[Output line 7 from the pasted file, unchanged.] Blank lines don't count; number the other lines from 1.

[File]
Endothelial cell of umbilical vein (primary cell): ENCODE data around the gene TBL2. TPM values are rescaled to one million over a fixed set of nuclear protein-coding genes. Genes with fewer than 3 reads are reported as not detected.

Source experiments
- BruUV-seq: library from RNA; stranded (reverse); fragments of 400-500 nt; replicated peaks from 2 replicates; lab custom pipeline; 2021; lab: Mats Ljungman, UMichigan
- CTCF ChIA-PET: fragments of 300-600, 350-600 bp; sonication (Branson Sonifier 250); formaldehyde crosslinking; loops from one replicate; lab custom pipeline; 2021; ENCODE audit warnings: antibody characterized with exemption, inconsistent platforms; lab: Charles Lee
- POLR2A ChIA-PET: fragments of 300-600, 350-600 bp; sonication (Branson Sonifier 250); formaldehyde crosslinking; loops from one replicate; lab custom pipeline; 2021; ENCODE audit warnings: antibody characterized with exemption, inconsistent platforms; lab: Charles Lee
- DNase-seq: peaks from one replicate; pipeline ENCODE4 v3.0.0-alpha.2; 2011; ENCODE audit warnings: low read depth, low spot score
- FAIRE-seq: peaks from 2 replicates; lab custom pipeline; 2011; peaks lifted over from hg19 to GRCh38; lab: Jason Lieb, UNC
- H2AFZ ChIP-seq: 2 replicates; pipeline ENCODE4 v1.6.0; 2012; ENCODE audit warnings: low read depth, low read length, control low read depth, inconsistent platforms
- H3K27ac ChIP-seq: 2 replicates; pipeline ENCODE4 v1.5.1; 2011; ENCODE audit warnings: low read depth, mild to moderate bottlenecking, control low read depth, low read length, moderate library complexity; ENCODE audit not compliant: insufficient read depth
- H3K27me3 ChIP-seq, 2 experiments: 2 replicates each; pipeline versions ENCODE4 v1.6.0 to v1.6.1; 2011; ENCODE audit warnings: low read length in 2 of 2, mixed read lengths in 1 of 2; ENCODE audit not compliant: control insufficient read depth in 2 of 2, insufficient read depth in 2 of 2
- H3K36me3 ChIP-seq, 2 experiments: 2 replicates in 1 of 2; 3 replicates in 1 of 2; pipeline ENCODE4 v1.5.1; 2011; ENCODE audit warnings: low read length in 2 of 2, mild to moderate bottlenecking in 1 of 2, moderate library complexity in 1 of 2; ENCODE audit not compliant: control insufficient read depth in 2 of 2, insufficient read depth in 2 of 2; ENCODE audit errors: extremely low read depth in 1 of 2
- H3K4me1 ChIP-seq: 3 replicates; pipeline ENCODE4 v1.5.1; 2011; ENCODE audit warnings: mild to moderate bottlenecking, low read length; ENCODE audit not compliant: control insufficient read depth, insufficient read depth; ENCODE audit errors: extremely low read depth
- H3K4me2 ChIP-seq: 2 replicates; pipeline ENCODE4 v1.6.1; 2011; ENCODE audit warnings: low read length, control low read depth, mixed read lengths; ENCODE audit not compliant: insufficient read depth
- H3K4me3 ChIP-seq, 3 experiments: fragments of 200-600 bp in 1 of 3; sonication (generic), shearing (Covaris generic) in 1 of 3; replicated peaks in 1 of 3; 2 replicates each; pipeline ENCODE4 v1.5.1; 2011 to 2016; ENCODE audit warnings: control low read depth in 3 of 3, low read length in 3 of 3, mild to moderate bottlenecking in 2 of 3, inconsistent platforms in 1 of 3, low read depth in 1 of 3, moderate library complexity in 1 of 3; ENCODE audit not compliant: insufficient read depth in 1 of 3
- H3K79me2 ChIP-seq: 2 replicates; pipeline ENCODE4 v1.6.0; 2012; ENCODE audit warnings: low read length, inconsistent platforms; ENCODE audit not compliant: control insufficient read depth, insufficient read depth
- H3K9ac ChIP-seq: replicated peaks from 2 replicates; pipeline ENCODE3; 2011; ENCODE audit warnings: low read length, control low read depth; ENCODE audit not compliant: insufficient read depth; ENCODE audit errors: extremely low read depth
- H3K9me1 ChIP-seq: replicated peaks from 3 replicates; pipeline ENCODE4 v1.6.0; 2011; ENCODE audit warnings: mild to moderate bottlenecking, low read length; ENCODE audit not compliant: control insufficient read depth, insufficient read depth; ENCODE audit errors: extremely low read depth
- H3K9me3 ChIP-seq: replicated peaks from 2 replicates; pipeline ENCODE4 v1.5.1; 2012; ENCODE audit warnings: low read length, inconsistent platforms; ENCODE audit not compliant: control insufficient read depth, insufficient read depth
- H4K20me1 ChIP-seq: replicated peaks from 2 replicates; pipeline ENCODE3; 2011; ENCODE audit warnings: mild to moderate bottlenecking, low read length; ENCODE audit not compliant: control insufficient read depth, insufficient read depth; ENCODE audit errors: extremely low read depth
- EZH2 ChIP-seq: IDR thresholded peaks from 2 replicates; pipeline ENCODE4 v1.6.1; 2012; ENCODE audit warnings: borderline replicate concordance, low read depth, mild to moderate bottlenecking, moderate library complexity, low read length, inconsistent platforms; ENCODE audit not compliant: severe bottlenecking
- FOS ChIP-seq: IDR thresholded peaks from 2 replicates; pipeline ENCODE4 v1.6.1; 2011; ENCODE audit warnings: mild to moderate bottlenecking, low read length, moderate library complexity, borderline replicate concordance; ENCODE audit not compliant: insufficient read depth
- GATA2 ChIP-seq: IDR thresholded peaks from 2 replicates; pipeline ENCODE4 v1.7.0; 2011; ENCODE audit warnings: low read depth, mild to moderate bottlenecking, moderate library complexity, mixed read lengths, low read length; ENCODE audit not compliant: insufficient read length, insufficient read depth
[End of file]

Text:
- FAIRE-seq: peaks from 2 replicates; lab custom pipeline; 2011; peaks lifted over from hg19 to GRCh38; lab: Jason Lieb, UNC